Long electrical power run

I'm oversimplifying the project, but assume I want to power an outdoor 120V LED floodlight that needs 50 watts of power, that is located 1400' from my load center. That's less than 1 amp at the light.

The Southwire voltage drop calculator says I need to run 10 awg wire to keep the voltage drop below 3% at 1 amp.

Now assume a future property owner (that knows even less than I do) adds additional equipment (but nothing with motors, etc.) at the same drop location that increases the power draw to 6 amps total when everything is powered up. The voltage drop calculator says 6 amps at the end of 10 awg wire 1400' long will cause a drop of about 17 volts. Also assume that the future owner doesn't do anything to compensate for the additional draw, e.g., adding a boost transformer, re-pulling a bigger wire, etc. He just wires the new stuff in.

What happens when everything powers up? Does it throw the breaker back at the load center? Does it melt wires? Does it damage the equipment? Does it depend on how the floodlight and equipment handle 103V instead of 120V?

Incorrect wiring size will cause additional heat (and may cause shorts/fire hazard). I recommend the following link for some information:

Anything is feasible; however, safety is a primary constraint. I would recommend that a qualified electrician design your circuit (including a dedicated circuit breaker, wiring / wiring installation definition, and any thing else required to make a safe and reliable installation.

As far as behavior of added equipment later on: if the equipment usage dos not exceed the circuit design, it should be no issue. If it does exceed, the breaker should pop. Most equipment in the US will handle down to 100V. (The bad news is that the US standard for the supply is 110 to 120 V, so if your municipal supply is at 110 V, then you are talking about 93 volts. )

There are other options to consider for a remote system:

  1. Separate power drop from your utility, if you plan on more usage.
  2. Small off-grid solar power system (Amazon search term)
  3. Solar - wind powered off-grid combo.
  4. Solar Street Light (Amazon term)

Depending on your load center panel, you may be able to get a 2A breaker and design for that maximum. Then I would also put a label at the end outlet identifying it as a 2A max load.

As far as heat build up, the heat is going to be distributed across the length of the run. Heat would only be a concern if you were coiling the wire up and putting it in a box.

Even at 6a, I wouldn’t expect a 15A breaker to trip. And, TBH, I wouldn’t expect the wire to heat up to dangerous levels. Whatever load is on it may not like that voltage drop. In the US, 110-127 is considered a safe range.
That said, if you were closer to 75-80% of the breaker/wire rating, I would be concerned about wire and more specifically terminations heating up, and possible breaker trips.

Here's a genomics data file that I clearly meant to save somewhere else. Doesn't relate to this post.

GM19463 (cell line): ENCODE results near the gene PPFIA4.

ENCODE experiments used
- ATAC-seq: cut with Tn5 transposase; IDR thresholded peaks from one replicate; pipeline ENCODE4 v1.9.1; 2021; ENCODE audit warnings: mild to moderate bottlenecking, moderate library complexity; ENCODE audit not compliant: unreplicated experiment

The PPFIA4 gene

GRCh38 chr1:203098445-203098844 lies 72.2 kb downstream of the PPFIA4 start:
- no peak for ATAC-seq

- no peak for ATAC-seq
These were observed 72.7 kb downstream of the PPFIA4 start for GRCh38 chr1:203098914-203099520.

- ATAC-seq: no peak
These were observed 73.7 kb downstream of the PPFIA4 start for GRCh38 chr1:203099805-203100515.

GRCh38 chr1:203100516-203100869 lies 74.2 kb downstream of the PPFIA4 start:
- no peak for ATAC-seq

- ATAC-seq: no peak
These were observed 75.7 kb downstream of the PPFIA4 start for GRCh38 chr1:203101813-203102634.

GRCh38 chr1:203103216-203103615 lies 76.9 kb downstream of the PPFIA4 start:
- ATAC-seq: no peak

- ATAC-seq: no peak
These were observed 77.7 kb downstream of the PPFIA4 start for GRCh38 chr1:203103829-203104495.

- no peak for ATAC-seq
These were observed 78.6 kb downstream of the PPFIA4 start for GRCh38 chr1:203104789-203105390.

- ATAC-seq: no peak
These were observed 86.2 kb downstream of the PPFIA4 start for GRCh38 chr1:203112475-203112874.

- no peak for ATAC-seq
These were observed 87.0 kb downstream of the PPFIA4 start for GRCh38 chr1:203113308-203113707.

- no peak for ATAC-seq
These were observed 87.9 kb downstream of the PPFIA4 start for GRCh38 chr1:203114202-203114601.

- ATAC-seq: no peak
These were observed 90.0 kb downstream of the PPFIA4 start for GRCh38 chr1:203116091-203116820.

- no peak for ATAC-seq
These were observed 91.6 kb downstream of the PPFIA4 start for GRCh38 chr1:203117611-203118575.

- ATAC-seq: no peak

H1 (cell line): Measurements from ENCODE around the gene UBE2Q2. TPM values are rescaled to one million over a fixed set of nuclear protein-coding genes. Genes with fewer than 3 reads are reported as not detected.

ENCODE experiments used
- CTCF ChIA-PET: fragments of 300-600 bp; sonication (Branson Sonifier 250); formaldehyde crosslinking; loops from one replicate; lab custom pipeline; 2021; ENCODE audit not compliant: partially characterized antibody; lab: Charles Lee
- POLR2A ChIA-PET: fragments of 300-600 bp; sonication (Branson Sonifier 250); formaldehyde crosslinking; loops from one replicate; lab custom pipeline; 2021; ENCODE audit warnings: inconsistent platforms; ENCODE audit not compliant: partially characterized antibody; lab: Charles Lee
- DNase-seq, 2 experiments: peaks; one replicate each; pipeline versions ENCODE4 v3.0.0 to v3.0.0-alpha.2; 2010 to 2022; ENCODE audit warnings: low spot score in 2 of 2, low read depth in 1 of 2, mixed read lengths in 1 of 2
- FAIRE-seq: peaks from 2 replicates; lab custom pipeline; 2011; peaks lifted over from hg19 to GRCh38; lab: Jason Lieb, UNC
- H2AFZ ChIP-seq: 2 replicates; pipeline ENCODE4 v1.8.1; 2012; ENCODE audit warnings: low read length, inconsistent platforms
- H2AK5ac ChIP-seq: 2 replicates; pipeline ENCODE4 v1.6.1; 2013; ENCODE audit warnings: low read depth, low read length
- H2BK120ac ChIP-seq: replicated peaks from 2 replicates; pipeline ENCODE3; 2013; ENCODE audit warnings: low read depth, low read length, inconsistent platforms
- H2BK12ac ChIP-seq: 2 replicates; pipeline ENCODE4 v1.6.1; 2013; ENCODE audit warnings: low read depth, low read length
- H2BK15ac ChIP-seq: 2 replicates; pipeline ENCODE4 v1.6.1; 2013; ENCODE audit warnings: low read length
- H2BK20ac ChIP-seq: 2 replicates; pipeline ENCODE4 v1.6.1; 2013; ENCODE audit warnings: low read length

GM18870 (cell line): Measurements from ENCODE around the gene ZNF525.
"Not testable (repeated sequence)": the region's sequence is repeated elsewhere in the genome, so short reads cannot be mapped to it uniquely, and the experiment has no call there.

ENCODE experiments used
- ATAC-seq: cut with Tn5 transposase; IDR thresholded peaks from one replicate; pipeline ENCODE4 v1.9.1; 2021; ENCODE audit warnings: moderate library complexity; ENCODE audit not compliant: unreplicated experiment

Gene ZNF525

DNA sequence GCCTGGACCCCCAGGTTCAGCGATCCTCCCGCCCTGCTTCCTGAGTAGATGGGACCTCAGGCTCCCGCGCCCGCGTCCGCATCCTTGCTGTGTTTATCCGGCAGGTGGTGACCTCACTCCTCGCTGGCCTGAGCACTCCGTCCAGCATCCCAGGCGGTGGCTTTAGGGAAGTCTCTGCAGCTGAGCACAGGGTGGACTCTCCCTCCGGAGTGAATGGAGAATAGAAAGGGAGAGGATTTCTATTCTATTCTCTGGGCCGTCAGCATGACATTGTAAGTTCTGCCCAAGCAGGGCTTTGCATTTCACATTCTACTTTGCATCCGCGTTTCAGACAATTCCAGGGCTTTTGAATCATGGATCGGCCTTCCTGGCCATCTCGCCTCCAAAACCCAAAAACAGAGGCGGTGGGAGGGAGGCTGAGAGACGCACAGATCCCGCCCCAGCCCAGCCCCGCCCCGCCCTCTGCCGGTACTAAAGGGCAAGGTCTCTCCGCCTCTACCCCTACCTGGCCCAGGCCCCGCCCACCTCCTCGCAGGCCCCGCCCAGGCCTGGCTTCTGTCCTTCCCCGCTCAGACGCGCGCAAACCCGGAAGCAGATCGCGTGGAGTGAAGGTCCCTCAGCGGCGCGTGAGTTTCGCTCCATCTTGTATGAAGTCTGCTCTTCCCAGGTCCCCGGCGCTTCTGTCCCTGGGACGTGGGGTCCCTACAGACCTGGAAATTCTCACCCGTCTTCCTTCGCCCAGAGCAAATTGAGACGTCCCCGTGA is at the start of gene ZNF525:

Last summer I had my camper plugged into a 100 ft 12AWG extension cord fed from a 20A breaker… just to run the AC and the fridge - about 14-15A of load with both running. I started having random breaker trips. Then I noticed burning/melting at the connection points between camper cord and extension cord and the camper inlet and camper cord. I ended up having to replace the inlet and cord.
I have since made up a 130’ 8AWG cord (expensive!!!) with a 20A plug on one end and a 30A travel trailer plug on the other to plug directly into the camper. I also tasmotized an S31 to leave in there - with custom rules and driver to report voltage changes over 0.15V and any excessive voltage drop. In my case, I use 6.7% drop as a notification threshold when compared to the most recent good voltage - when the AC is not running… since “good” voltage fluctuates dramatically - especially hot summer days. It’s not uncommon that my “good” voltage at the camper is 124V first thing in the AM and 118V mid afternoon.

Have you considered running 240VAC and installing a step down transformer at the far end ?

I did a system at work where I had to get power distributed over multiple acres of area. By doing a 480V 3 phase distribution with transformers, we were able to run much smaller feed wire.

In my case, that was too much work - a larger gauge cord worked for me. But yes, you can run smaller wire at higher voltages as an option and then step it down.
For the OP, if I was really concerned about it, I’d add a fused disconnect fused very low.

A bit off topic since this was not the question...

Have you considered a solar powered flood light, my old neighbor has one he got from Costco for like $50 or something near and this thing was crazy bright. I think he could make if dimmer for always on and then brightens up when movement is detected.

Running 10 GA wire 1400' long and all the headaches around "what if questions" is just not worth it considering solar light offerings in 2024. Even in shaded areas, solar panels can charge up enough to keep light on all night long.

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Post deleted by OP.

Thanks for the comments.